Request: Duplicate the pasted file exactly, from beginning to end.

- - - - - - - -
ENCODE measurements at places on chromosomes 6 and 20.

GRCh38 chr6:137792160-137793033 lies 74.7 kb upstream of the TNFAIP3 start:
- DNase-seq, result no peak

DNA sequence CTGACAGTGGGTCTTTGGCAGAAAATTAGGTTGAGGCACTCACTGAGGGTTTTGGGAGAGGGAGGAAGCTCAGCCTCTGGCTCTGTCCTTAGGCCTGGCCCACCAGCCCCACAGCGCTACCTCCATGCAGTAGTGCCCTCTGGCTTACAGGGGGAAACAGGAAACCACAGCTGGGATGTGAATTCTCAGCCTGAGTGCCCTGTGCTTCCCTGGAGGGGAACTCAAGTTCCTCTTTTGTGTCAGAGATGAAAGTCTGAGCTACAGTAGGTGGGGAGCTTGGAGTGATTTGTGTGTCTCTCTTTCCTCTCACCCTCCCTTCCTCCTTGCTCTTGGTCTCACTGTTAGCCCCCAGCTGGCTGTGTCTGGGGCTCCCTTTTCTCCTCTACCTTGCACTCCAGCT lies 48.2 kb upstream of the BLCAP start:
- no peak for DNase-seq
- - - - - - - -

ENCODE measurements at places on chromosomes 6 and 20.

GRCh38 chr6:137792160-137793033 lies 74.7 kb upstream of the TNFAIP3 start:
- DNase-seq, result no peak

DNA sequence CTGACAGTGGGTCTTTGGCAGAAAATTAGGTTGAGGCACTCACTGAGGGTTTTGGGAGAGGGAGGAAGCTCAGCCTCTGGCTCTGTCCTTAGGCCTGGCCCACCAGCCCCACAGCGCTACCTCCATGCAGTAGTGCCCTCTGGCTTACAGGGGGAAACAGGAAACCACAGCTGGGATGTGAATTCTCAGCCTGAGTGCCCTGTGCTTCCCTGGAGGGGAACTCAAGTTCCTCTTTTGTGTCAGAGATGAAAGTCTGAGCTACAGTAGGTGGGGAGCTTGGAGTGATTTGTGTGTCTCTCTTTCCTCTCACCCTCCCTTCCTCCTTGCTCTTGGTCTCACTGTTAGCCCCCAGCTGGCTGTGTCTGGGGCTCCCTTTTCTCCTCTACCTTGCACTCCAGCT lies 48.2 kb upstream of the BLCAP start:
- no peak for DNase-seq